White House rolls out pipeline, supply chain security initiatives as companies pledge billions in cyber spending

WASHINGTON, DC - AUGUST 25: U.S. President Joe Biden speaks during a meeting about cybersecurity in the East Room of the White House. Members of the Biden cabinet, national security team and leaders from the private sector attended the meeting about improving the nation's cybersecurity. (Photo by Drew Angerer/Getty Images)

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The Biden administration on Wednesday announced initiatives to bolster supply chain and natural gas pipeline security, following a White House private sector cybersecurity summit where major companies pledged billions of dollars in cyber spending.

The National Institute of Standards and Technology will collaborate with industry to develop guidelines for building secure technology, in the first of two administration initiatives. In the other, the administration formally expanded its industrial control systems cybersecurity initiative — under which 150 electric utilities agreed to deploy control system security tech — to natural gas pipelines.

Tech giants, insurance companies and educational organizations exit the summit with cybersecurity commitments large and small. Among those vowing the biggest dedication of dollars: Microsoft announced $20 billion over five years to integrate “cybersecurity by design,” which means incorporating security into products as they’re being built, while Google announced $10 billion over the same period to expand “zero trust” programs, secure the software supply chain and improve open source security.

The effort comes after a June ransomware incident in which hackers breached Colonial Pipeline, forcing the company to halt fuel transportation across parts of the U.S. for days. Before that, alleged Russian spies leveraged SolarWinds, using that federal contractor as a means of infiltrating nine U.S. agencies.

Before meeting with the industry leaders, Biden called cybersecurity “the core national security challenge the American people are facing, and our economy is facing.”

With so much critical infrastructure in private ownership, “The federal government can’t meet this challenge alone,” he said.

“I’ve invited you all here today because you have the power, the capacity and responsibility, I believe, to raise the bar on cybersecurity,” the president told attendees.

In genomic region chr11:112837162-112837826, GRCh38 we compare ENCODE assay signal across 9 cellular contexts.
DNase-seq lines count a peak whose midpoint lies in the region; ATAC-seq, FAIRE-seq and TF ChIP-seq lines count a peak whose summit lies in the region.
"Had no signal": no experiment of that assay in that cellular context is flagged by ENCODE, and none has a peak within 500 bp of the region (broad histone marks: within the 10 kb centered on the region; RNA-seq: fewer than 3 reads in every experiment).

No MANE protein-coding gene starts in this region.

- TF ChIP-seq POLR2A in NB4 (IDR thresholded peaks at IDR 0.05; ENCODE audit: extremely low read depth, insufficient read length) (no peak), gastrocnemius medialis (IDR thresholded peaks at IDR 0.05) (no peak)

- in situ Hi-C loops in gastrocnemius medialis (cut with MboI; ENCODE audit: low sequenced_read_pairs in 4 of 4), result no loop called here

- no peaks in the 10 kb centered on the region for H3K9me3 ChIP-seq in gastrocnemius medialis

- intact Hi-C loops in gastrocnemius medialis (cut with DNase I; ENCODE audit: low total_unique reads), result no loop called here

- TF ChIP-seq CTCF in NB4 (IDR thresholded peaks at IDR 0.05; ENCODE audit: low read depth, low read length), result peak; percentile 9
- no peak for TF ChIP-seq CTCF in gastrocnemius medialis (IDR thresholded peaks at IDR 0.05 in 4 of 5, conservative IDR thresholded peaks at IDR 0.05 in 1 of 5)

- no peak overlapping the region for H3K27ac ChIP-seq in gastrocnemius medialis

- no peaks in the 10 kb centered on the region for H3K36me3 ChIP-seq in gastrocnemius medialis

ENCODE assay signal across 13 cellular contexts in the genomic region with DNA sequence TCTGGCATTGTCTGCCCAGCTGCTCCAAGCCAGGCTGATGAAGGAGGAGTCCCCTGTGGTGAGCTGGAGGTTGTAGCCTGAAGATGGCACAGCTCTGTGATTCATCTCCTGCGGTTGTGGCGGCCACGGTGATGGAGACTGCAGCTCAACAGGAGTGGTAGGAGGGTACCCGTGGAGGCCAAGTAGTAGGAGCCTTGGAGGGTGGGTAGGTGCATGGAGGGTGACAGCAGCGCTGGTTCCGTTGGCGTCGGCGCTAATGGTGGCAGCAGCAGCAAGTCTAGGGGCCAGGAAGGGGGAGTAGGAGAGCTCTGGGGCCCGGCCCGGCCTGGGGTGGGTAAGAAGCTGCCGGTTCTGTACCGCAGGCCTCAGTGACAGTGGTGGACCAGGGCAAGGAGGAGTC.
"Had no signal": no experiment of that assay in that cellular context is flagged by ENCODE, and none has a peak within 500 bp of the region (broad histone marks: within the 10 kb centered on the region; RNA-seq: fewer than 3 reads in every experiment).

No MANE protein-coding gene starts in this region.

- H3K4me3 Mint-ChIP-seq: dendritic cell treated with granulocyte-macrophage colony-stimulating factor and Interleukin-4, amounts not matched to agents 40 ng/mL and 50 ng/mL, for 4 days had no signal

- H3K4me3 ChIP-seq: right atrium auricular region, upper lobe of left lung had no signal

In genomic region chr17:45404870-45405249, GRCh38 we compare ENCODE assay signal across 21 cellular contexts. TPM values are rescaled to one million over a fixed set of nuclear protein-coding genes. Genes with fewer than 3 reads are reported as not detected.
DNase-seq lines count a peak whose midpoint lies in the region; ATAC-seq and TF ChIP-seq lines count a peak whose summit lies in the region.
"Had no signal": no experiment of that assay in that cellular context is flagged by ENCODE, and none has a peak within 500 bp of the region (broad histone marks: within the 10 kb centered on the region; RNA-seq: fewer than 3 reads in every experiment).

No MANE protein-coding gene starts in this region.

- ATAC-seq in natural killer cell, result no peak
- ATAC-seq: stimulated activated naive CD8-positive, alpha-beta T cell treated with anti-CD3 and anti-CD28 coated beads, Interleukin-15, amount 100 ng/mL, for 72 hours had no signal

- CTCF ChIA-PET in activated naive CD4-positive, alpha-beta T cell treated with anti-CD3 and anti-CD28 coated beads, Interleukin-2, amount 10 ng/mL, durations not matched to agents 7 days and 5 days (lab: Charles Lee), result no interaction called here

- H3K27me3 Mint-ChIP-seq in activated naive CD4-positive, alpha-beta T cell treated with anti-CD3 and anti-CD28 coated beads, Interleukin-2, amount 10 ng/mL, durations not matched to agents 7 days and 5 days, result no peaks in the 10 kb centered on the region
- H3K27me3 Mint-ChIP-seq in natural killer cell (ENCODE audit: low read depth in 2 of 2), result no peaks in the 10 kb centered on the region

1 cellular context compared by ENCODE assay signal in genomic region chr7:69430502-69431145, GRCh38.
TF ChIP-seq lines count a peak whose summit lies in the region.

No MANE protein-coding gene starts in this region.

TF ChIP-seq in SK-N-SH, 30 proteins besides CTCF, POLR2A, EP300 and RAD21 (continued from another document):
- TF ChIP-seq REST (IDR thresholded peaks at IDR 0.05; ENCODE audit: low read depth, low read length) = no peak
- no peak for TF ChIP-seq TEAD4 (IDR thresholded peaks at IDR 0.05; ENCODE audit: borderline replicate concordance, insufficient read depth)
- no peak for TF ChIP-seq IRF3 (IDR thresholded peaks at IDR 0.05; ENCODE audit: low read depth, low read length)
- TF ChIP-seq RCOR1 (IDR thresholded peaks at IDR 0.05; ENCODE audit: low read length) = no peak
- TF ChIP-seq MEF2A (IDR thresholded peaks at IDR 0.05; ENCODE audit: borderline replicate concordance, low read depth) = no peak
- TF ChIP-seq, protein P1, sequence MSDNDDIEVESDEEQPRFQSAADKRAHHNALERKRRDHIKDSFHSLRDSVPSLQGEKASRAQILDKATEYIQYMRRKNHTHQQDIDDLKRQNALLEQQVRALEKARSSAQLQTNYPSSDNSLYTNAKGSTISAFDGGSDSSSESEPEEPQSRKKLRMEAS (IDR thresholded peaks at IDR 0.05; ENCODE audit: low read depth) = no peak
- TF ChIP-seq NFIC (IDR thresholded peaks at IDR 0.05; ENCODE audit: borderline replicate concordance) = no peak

Other private sector pledges included IBM vowing to train 150,000 people in cyber skills over three years, Coalition offering free risk assessment tools and Code.org saying it would teach cyber concepts to 3 million students over three years.

Amazon said it would provide multi-factor authentication devices to Amazon Web Services account holders who spend at least $100 a month. Apple said it would work with its suppliers to promote mass adoption of event logging, incident response, multi-factor authentication, security training and vulnerability remediation.

Many of those steps reflect a May executive order that Biden signed to bolster security within the federal government.

IBM Chief Executive Officer Arvind Krishna mirrored Biden’s sentiments about working together in a LinkedIn post.

“No private company can face this monumental challenge alone,” he said. “Now is the time for the public and private sectors to step up their collective efforts to improve our nation’s cybersecurity for decades to come.”

Coalition, Google, IBM, Microsoft and Travelers will partner on the NIST framework, which will include assessment of security technologies.

“Based on our technical expertise and our established open processes, we can jointly build a framework that will offer sound technical, trusted, practical solutions to help the nation better manage cybersecurity risks,” said James Olthoff, who is serving as NIST director.

Updated, 8/25/2021: to include additional details of the meeting.

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Coalition, critical infrastructure, cybersecurity workforce, education, Google, IBM, Joe Biden, Microsoft, multi-factor authentication (MFA), NIST, supply chain, supply chain security, White House
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